Vocational training ship “Shonen Hokkai-maru” Trainees learning navigation at the pilot-house Measurement training in the engine room
Vocational training by private
companies at the Mine Rehabilitation Program Center
   Forklift operation vocational training

Welding vocational training

5. Work Outside Penal Institutions
 Prison work is usually carried out on the premises of penal institutions, but may also be carried out at a work site outside the gates with instruction and training to support the sociability of inmates.
 Work outside institutions is carried out as part of what is called open treatment, and it is carried out in workplaces outside penal institutions which the facilities directly manage and operate with the understanding and cooperation of private enterprises. In addition, for work outside institutions, some require commuting to workplaces every day, and others have set up accommodations at workplace where inmates can stay.

6. Work Commuting to Business Establishments Outside Penal Institutions
  With regard to inmates who meet certain requirements, they can commute to offices outside the penal institution without having the staff of the penal institution accompany them, and engage in their work or undergo vocational training.
 Commuting outside penal institutions for work is a system for achieving smooth rehabilitation by regulating their behavior voluntarily based on the independence and sense of responsibility of the inmates.

 7. Work Income
  All income related to prison work, for which the country has signed work contracts with private companies and provides the labor of prisoners, belongs to the treasury. Prison work income for FY 2017 was approximately 3.9 billion yen.

 8. Work Hours
 The working hours of inmates, combined with the time for correctional instruction, is set within a range not exceeding 8 hours a day in principle.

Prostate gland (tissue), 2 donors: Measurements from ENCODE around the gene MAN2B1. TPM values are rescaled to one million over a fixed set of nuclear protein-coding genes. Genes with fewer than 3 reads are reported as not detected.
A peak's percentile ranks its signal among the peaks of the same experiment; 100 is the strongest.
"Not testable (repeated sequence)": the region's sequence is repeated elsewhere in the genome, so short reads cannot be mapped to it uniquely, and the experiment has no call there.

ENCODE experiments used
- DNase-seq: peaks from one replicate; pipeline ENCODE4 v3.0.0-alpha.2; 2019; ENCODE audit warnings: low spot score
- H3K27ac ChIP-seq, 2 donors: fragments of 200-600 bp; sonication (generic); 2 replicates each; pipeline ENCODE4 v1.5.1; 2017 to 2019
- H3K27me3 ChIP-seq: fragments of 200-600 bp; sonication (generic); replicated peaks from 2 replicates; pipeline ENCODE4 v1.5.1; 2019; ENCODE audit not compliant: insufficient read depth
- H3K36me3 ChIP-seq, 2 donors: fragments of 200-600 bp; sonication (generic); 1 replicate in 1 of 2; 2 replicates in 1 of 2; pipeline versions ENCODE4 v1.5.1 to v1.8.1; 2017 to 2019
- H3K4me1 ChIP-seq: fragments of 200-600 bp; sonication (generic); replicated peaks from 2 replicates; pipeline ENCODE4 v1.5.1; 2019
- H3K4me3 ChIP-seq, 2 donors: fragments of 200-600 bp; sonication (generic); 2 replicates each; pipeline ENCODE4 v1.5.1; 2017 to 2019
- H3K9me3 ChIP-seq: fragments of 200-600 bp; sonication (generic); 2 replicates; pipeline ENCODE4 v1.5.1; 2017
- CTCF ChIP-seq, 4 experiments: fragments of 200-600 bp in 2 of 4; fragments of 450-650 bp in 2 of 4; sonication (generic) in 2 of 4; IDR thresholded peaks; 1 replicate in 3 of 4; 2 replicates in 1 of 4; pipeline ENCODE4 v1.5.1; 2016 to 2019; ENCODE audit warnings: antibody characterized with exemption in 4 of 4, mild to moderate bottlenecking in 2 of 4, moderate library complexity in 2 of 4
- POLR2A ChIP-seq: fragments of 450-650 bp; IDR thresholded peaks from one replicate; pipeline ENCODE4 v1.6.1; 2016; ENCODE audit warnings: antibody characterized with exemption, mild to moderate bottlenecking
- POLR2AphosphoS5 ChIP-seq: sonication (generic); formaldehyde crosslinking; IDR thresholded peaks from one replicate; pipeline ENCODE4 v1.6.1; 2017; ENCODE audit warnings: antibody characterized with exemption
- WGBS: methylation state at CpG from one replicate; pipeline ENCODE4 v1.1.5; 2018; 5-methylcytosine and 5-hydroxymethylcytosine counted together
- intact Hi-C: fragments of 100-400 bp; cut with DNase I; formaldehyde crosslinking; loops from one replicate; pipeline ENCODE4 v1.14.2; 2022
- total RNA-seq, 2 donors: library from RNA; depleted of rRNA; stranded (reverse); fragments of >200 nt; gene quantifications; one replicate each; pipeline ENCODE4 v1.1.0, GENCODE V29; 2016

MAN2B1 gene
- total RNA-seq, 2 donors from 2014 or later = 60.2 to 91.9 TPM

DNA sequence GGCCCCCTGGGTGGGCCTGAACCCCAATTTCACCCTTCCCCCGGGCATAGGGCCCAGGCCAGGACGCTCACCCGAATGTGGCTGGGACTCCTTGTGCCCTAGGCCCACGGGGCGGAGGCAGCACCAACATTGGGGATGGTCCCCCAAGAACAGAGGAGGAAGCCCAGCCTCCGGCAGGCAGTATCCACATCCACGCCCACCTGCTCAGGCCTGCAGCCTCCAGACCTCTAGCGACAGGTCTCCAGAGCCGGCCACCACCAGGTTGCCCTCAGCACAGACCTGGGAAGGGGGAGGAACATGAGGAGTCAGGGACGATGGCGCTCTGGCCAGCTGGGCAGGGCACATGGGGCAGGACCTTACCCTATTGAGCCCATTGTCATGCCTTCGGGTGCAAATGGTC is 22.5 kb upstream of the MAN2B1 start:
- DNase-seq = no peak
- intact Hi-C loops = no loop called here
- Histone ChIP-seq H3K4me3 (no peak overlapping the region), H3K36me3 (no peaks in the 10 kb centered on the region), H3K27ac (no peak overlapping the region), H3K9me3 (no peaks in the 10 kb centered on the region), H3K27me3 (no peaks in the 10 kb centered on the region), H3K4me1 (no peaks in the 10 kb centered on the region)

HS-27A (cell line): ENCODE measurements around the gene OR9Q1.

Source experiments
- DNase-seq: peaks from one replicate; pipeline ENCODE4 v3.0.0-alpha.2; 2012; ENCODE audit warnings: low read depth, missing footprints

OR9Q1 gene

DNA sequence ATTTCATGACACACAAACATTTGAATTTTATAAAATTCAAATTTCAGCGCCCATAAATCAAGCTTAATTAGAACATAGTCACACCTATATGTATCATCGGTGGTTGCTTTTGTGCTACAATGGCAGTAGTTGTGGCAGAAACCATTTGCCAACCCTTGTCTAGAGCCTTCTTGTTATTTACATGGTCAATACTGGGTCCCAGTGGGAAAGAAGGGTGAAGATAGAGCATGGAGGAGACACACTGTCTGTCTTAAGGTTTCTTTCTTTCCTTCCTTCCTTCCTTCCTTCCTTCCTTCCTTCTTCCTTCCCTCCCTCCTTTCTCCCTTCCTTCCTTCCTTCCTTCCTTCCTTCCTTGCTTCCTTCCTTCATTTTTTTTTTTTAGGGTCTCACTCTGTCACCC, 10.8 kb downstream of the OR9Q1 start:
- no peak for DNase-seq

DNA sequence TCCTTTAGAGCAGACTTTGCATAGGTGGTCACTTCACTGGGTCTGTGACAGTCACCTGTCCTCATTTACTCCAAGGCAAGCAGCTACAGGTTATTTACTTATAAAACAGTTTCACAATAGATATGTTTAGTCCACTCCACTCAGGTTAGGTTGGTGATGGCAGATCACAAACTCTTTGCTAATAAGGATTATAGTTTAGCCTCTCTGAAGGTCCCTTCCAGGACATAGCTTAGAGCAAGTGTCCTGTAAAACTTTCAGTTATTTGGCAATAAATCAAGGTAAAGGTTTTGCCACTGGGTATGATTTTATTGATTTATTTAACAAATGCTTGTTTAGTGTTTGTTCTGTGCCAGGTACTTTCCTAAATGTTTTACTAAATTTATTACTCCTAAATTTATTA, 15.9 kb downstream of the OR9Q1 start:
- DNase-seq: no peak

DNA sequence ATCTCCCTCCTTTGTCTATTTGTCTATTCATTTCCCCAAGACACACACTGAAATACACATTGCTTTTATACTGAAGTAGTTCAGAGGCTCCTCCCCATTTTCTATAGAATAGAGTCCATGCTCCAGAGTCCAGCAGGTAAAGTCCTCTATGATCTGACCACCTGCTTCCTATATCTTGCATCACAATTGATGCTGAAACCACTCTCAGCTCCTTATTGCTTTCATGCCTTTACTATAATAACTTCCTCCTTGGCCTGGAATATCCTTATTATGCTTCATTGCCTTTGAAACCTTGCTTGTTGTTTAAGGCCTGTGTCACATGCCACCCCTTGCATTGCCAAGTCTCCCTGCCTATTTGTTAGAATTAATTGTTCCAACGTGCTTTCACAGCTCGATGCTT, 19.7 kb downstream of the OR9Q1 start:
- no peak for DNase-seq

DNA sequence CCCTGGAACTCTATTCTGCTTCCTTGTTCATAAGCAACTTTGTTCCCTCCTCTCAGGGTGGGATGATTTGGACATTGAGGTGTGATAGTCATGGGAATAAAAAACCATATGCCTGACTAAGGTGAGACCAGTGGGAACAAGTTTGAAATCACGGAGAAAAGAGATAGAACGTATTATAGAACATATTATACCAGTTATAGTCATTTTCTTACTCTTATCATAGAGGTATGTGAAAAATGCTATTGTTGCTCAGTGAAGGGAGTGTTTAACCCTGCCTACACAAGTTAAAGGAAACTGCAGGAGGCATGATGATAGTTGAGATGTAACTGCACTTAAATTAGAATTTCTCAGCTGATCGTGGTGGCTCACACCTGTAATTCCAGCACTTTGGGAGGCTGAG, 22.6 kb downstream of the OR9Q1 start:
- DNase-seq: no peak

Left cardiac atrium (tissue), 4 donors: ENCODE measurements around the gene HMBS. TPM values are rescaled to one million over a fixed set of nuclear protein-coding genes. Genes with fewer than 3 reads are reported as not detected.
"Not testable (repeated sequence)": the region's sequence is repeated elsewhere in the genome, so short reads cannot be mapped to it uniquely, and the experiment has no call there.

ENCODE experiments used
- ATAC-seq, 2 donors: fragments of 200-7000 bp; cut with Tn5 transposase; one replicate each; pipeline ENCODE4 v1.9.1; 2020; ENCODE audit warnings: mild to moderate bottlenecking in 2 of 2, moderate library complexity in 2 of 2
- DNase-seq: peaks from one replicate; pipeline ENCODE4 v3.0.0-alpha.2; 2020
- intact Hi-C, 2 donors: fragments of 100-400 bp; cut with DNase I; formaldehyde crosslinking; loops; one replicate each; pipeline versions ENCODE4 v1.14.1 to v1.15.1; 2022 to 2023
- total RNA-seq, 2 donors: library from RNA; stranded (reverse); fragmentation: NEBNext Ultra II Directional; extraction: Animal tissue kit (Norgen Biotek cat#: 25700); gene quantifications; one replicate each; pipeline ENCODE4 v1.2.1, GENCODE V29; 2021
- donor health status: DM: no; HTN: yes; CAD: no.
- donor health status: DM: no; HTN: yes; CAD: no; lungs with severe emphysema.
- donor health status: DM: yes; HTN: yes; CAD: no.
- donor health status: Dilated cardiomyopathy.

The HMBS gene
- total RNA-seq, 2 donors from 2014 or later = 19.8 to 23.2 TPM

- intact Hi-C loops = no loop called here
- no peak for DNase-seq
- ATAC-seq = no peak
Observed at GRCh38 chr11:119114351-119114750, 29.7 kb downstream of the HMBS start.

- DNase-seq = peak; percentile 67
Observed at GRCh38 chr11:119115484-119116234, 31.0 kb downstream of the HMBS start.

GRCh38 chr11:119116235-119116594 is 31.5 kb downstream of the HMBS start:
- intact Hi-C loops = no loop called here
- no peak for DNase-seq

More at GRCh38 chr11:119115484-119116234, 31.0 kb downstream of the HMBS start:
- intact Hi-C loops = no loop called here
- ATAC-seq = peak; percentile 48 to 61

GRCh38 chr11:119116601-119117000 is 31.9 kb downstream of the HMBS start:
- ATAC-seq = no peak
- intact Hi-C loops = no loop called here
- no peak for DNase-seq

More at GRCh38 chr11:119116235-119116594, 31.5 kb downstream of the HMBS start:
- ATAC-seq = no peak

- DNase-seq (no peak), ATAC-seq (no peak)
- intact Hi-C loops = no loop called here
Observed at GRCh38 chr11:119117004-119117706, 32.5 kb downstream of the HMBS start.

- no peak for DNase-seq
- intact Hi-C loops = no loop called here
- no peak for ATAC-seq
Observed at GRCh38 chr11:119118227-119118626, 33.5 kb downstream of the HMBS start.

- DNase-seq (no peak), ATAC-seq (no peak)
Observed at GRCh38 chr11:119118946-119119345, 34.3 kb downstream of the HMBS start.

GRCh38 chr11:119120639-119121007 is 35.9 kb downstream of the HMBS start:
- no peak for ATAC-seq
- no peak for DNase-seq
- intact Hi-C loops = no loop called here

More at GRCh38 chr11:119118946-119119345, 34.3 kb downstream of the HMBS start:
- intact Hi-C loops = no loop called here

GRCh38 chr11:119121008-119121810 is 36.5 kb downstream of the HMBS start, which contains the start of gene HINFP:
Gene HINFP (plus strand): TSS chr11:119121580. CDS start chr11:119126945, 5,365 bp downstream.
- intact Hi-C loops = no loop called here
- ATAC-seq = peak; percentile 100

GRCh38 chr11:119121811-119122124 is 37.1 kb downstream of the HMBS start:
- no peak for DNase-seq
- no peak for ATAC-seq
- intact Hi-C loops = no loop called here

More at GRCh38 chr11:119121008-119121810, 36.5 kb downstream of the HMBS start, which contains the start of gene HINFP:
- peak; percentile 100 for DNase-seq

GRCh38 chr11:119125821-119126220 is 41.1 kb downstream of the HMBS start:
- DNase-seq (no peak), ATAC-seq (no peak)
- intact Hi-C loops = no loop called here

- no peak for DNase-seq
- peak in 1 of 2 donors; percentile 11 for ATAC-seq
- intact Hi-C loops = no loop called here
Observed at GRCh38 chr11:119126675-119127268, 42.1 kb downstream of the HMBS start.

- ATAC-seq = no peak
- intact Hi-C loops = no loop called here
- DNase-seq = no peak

9. Incentive Remuneration
 Incentive remuneration is paid to prisoners who take part in work. As a general rule, payment of incentive remuneration is given to the person at the time of their release, but it may be used even if they are still in prison to purchase items used in their daily life in prison or to remit it to family to an extent consistent with correctional goals.
 The average amount calculated per month per person for incentive remuneration in the FY 2017 budget was approximately 4,340 yen.

 10. Allowance
  The country takes all measures to prevent work accidents, such as taking measures in accordance with laws and regulations on occupational safety and health when conducting prison work.
 However, if a worker dies due to an accident from work, we provide the bereaved family, or if the person is physically injured, the person receives compensation according to the degree of the disability.

 11. Correctional Exhibitions
Penal institutions hold correctional exhibitions to gain understanding and cooperation for correctional administration. Among them, the National Correctional Exhibition (Kitanomaru Park Science Museum, Chiyoda-ku, Tokyo) sponsored by the Ministry of Justice is held every June and attracts a large number of visitors.

The Ministry of Justice

1-1-1 Kasumigaseki,Chiyoda-ku,Tokyo 100-8977,Japan
JCN 1000012030001 (JCN:Japan Corporate Number)

Copyright © The Ministry of Justice All Right Reserved.